Most books require some level of research; even if it’s just basic knowledge of a place or culture. However, some novels need serious time dedicated to digging through publications, websites, archives and videos. It’s taxing…but very rewarding too!
Learning How to Research by Making a LOT of Mistakes
I’ve always enjoyed rootling around in old books and digging out material for future inspiration. As such, I’ve tried to write several ‘historic’ books in the past, and each time, I’ve failed in spectacular fashion. Here, in no particular order, is a list of mistakes I’ve made over the years.
- Not writing it down. “Wow. I’ve just read something mind-blowing. I definitely won’t forget that, not in a million years. Ooh, hang on, someone’s calling me. And I need to cook the boys’ tea. And I’ve got a few emails to reply to. Hang on a moment, what was that amazing snippet of information again? And why can’t I find the website I was reading it on?” Sigh. This is a common scenario for me, sadly – because I so often forget to write it down!
- Writing down too much. “This information is so great, I’m going to basically paraphrase the entire book in my notes.” Then, lo and behold, it’s a gigantic unwieldy mess by the end of it, which makes me lose all enthusiasm for the project. Whoops.
- Not targeting my research. “Hmm, 16th century England, you say? Well, let’s start by researching trade. Gosh, this section on guilds looks very interesting. (An hour later…) Well, I never knew that about merchant footwear, that little buckle detail is fascinating. And neck-ties; I can see how they’ve changed ever so slightly from 1531 to 1532.” And before I know it, I’ve wasted several hours researching nothing of any use whatsoever.
- Not going for the right resources. “This is a dense book, and ergo, must be of value. So, I shall plough through it (after all, I went to the effort of getting it out of the library) even though it’s tedium personified. Then at the end, I shall write a few cursory notes and rue the day that I ever clapped eyes on the damned thing.” Not a good approach, folks. Trust me.
Targeting your Research
As you can tell, I’ve made some major research cock-ups in the past and am in the process of learning from them. If you’re researching too, I’d recommend the following approach:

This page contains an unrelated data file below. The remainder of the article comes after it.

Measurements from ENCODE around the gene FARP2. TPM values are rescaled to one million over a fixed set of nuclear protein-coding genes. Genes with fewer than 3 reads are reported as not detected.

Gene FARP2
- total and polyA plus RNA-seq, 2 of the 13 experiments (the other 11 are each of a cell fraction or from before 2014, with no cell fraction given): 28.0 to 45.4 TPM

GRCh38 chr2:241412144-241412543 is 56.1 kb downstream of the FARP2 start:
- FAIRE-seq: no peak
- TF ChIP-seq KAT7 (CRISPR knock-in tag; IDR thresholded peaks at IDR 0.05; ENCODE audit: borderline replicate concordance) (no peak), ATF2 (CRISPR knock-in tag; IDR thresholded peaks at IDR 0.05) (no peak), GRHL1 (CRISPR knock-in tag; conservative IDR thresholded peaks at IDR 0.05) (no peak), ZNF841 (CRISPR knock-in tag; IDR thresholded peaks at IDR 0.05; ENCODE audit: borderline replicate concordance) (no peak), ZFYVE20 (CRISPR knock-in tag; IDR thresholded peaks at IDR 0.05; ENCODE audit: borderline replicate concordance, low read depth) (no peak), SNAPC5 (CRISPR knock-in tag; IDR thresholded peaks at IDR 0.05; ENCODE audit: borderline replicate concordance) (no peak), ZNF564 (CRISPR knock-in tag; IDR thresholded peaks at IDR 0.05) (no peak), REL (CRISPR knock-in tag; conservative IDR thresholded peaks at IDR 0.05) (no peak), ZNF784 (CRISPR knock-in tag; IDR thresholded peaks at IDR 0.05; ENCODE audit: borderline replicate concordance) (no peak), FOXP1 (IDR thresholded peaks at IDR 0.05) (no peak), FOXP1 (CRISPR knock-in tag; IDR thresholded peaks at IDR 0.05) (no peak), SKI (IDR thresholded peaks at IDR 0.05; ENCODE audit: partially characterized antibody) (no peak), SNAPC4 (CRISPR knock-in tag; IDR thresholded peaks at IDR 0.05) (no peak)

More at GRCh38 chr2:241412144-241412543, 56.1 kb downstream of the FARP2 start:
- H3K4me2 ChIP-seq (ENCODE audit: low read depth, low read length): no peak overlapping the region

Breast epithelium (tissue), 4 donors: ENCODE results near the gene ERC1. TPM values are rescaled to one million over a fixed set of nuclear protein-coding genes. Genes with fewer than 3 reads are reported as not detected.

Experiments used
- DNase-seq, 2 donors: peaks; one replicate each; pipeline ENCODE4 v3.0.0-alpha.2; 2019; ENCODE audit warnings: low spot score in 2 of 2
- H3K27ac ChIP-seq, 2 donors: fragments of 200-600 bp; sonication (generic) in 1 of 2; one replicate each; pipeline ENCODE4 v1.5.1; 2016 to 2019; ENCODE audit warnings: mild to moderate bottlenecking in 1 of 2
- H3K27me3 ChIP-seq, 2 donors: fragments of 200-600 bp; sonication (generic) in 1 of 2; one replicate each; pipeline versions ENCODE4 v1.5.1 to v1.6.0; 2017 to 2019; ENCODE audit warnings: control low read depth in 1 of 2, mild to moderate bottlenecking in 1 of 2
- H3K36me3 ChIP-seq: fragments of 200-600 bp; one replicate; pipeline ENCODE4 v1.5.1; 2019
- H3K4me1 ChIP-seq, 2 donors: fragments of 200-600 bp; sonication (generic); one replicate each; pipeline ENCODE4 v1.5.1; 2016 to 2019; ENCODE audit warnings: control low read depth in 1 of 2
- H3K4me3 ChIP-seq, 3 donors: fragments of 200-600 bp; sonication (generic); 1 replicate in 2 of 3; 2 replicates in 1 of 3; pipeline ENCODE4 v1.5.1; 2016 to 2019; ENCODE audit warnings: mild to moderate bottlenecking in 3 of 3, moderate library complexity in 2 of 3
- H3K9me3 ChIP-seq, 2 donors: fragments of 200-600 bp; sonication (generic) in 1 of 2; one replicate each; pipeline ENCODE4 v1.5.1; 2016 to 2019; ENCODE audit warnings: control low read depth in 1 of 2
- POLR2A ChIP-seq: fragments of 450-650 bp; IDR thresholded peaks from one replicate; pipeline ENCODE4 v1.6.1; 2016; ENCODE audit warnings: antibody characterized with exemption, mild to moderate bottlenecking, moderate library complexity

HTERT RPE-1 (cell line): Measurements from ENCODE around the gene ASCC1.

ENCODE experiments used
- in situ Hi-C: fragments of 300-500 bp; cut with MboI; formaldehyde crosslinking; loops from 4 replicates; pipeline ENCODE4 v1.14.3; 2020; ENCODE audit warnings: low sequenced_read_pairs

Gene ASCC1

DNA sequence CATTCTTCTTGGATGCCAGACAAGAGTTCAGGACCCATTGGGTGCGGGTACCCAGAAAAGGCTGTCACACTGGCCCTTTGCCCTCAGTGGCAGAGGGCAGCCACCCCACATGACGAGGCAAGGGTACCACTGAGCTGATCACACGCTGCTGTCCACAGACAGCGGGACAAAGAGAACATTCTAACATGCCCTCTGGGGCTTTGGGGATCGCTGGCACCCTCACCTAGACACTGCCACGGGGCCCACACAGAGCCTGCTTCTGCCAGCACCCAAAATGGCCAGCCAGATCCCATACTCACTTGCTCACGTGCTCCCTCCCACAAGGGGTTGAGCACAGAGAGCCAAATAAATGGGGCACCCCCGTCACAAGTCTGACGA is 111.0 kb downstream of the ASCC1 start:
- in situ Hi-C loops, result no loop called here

- Work out what you need to know. It might be that you need to get a sense of authenticity when you’re describing a particular time period or geographical location. Or, you might need to know some concrete facts; e.g. what houses were like in Georgian England. Tailor your research requirements before you launch straight in.
- Read the reviews. There are plenty of amazing books out there, and some boring ones too. If you’re like me and have the attention of a horse-fly, it’s better to go for material that you know will engage you. Check out what other people have said about the book and be guided by that.
- Think outside the box. There is a wealth of research material out there, in all sorts of formats. For example, I’m currently researching witches in south-west England, and I’ve found a few excellent podcasts to listen to while I go for a run. Yes, I really am that geeky and I make no apology for it. Ahem.
- Don’t go overboard. It’s easy to use research as an excuse to avoid writing the actual book. You’ll know instinctively when you’ve got enough material, and remember, you can still look stuff up while you’re writing!
Dr Ribero’s Agency of the Supernatural – The Case of the Green-Dressed Ghost, is available to buy – you can do so here (US) or here (UK). You can also find the second in the series on Amazon (The Case of the Deadly Doppelganger) and the third will be coming out in October!